Two cheers for Great Britain!
Why only two? London merits two cheers because it has accepted that “Global Britain” must play its part in a democratic armada meant to face down aggressors who menace their neighbors while degrading freedom of the sea. At present, the Royal Navy-led multinational carrier strike group is making its inaugural grand tour of the Indo-Pacific. Carrier Strike Group 21 has been far from idle. While transiting the Mediterranean Sea it struck into Syria with naval air power manifest in F-35B stealth fighters. In June its commanders detached a British and a Dutch warship to the Black Sea, in part to challenge excessive Russian claims to jurisdiction over that body of water. This side deployment kindled Moscow’s ire in a major way.
And then the British-led task force moved on.
Centered on the supercarrier HMS Queen Elizabeth, the flotilla is now plying the Indian Ocean. In mid-July, it operated alongside the USS Ronald Reagan carrier strike group and the USS Iwo Jima amphibious ready group in the Gulf of Aden. And then it moved on again. CSG-21 is slated to conduct exercises with forces from the United States, Australia, France, Japan, New Zealand, and South Korea in the Philippine Sea next month. Come September, Queen Elizabeth and her retinue will tarry in Yokosuka, Japan, home to the U.S. Seventh Fleet and Japan Maritime Self-Defense Force escort and submarine flotillas. Better still, British spokesmen announced that the Royal Navy intends to base two vessels in Asian seas on a permanent basis. The offshore patrol vessels HMS Spey and HMS Tamar will call regional waters home.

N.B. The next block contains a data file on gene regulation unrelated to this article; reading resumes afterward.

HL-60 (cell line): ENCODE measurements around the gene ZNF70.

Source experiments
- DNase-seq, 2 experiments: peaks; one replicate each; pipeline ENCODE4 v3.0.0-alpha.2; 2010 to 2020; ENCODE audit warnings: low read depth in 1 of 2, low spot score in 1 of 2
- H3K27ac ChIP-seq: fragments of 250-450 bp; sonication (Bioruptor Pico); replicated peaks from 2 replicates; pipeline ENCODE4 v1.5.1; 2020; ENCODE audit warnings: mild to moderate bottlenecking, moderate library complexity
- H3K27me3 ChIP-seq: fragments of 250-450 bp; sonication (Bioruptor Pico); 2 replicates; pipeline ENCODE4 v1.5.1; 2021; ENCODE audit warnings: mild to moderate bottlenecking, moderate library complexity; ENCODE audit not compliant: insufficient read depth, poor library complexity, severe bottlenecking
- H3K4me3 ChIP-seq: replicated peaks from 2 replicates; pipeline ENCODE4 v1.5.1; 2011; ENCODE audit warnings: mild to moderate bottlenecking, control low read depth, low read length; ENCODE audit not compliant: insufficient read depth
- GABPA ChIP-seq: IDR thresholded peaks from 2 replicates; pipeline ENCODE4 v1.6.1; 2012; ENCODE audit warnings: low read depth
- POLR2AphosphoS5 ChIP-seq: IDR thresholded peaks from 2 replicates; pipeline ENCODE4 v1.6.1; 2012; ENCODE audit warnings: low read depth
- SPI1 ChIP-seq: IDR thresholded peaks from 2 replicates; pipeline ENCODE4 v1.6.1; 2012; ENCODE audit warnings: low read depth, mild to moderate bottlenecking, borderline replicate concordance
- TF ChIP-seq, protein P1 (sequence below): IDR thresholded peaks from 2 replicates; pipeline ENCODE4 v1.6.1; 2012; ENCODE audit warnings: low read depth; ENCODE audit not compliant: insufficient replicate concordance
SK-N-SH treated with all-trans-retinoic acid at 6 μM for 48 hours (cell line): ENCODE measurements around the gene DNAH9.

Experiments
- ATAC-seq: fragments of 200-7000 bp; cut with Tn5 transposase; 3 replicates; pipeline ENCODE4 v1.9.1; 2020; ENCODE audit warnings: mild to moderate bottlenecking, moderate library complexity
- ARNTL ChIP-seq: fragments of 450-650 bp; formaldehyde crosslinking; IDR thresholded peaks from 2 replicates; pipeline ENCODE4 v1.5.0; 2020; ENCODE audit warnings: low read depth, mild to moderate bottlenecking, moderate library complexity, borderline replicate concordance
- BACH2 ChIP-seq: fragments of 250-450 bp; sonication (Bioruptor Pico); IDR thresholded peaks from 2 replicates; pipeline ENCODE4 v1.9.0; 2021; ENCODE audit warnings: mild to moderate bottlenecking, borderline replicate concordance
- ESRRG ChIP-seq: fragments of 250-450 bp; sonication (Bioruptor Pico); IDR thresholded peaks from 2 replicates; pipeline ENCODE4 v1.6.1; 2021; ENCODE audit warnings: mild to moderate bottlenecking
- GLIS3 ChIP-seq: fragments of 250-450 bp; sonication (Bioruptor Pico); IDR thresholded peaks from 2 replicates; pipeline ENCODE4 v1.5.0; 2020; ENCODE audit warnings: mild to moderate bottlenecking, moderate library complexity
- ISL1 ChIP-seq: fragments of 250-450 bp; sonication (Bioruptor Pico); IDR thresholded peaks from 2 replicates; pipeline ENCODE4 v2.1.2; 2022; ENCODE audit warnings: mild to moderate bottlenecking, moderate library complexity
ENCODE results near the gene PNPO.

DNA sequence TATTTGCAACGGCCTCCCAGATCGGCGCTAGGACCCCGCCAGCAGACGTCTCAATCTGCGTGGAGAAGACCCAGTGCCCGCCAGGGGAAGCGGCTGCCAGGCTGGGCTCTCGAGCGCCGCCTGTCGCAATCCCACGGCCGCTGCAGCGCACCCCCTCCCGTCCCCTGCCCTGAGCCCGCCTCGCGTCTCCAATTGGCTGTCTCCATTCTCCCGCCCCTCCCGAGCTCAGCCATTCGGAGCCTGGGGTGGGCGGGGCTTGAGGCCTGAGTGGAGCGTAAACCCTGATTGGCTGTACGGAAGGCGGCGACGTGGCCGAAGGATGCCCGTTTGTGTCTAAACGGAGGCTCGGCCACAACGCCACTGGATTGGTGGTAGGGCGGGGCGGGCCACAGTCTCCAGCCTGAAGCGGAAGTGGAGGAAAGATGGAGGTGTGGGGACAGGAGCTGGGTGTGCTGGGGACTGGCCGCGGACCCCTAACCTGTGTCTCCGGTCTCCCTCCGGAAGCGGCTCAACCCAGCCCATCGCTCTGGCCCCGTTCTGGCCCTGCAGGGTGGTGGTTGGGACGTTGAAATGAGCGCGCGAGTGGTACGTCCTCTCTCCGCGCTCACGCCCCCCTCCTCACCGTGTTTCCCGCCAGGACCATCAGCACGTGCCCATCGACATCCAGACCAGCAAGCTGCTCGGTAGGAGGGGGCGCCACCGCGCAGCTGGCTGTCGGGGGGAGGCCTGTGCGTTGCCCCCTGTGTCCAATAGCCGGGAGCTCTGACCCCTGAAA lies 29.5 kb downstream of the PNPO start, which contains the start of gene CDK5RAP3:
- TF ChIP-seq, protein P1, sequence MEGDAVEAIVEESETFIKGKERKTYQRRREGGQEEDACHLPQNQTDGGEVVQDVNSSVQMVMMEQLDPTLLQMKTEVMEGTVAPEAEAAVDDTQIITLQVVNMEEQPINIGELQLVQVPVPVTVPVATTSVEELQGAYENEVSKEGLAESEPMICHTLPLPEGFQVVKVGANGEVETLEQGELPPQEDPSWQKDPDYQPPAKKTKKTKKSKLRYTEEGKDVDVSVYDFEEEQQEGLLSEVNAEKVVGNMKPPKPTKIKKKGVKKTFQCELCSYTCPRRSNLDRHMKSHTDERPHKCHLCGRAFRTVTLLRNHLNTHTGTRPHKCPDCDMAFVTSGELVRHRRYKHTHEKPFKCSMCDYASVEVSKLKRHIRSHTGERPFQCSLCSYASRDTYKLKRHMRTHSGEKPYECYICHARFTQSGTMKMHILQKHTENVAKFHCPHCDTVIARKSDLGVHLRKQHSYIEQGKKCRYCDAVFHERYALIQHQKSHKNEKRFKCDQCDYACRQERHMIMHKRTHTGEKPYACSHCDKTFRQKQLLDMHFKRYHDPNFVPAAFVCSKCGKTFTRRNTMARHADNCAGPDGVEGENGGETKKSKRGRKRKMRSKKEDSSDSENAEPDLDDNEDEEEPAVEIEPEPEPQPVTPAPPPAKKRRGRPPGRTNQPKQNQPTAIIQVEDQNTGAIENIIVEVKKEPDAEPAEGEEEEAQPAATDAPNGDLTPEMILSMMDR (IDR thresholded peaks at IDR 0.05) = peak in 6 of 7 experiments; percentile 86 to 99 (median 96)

Glad tidings all around for friends of a free and open Indo-Pacific, with all the blessings the international legal order of the sea entails.
And yet I withhold that third cheer for now. Spey and Tamar are worthy ships without a doubt. Offshore patrol vessels are light combatants optimal for nautical police duty, and an invaluable part of any composite fleet. Deployed to the East or South China Sea in concert with regional navies and coast guards, they could help friendly Asian powers face down China’s “gray-zone” efforts to purloin territory and sovereignty for itself despite a ruling from an authoritative international court that smacked down its claims with extreme prejudice five years ago. Patrol craft can do worthwhile duty.
Still, a pair of destroyers or other major combatants would have made a more incisive statement about British power and purpose in the region. Spey and Tamar should excel at low-level encounters in the gray zone, and thus should help enhance deterrence on the tactical level. They contribute little to East Asian allies’ capability to wage higher-order warfare—and thus may do little to bolster strategic deterrence vis-à-vis Xi Jinping & Co.